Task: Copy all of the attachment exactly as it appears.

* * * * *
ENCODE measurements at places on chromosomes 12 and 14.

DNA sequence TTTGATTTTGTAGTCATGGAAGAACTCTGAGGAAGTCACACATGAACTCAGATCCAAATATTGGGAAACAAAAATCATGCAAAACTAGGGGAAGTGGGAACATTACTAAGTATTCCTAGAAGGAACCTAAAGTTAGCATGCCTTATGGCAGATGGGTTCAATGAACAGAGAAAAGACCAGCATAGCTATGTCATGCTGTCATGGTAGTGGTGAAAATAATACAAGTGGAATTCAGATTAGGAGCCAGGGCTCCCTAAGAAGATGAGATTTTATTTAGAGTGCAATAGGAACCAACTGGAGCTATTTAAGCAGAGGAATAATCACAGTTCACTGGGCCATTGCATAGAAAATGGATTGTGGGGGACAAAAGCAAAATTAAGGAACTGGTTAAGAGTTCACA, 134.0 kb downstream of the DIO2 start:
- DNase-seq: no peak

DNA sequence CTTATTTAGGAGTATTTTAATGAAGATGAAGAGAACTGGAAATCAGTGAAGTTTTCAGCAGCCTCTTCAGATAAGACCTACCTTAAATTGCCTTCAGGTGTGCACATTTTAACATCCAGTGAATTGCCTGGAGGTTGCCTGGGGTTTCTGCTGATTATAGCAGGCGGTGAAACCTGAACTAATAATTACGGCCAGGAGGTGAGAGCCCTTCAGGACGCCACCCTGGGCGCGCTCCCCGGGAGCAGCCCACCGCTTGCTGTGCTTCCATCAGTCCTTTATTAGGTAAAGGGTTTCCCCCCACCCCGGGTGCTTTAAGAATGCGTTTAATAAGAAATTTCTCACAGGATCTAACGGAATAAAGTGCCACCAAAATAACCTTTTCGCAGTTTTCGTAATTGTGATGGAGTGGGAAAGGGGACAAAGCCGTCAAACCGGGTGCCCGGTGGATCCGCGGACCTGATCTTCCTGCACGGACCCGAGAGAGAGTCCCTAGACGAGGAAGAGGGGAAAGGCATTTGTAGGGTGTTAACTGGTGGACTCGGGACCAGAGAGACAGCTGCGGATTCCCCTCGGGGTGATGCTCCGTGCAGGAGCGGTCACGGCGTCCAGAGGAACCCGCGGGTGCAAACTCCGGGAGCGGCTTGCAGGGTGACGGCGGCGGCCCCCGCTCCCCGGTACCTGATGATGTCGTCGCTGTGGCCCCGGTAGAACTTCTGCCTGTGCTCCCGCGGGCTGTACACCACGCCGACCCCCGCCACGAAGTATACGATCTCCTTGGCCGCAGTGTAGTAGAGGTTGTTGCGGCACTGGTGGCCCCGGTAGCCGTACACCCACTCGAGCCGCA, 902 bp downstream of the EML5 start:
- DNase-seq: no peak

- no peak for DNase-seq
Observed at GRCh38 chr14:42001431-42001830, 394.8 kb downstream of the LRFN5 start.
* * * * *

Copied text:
ENCODE measurements at places on chromosomes 12 and 14.

DNA sequence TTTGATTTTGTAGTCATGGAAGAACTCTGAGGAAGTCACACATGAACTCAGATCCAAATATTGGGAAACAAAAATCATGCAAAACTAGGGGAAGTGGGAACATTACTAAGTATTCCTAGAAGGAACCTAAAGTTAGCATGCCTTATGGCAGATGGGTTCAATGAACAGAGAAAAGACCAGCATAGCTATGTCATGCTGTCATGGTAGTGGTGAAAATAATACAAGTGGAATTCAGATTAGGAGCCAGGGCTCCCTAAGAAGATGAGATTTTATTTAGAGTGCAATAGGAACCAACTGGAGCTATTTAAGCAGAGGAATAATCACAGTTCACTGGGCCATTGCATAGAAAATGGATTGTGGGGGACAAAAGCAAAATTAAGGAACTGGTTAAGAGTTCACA, 134.0 kb downstream of the DIO2 start:
- DNase-seq: no peak

DNA sequence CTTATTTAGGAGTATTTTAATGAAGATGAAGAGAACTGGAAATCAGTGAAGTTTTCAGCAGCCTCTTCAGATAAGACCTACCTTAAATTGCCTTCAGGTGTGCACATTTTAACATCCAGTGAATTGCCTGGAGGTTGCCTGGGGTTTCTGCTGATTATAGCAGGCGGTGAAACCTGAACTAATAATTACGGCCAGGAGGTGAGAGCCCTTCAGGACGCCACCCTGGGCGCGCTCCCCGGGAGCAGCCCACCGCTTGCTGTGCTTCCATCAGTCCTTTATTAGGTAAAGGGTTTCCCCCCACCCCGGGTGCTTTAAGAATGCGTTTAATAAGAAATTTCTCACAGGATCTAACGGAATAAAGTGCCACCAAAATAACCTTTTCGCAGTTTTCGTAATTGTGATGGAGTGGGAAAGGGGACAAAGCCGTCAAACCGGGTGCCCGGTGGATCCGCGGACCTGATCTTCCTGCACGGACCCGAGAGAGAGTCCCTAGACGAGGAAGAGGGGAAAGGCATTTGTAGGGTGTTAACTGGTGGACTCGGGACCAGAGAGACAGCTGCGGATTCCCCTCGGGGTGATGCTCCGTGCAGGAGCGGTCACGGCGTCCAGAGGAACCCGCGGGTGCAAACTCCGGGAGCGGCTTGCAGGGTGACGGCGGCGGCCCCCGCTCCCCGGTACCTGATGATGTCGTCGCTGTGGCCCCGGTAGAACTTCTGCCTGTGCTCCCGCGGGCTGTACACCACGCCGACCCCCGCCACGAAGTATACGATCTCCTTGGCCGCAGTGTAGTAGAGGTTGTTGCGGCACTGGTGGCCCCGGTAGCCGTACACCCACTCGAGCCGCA, 902 bp downstream of the EML5 start:
- DNase-seq: no peak

- no peak for DNase-seq
Observed at GRCh38 chr14:42001431-42001830, 394.8 kb downstream of the LRFN5 start.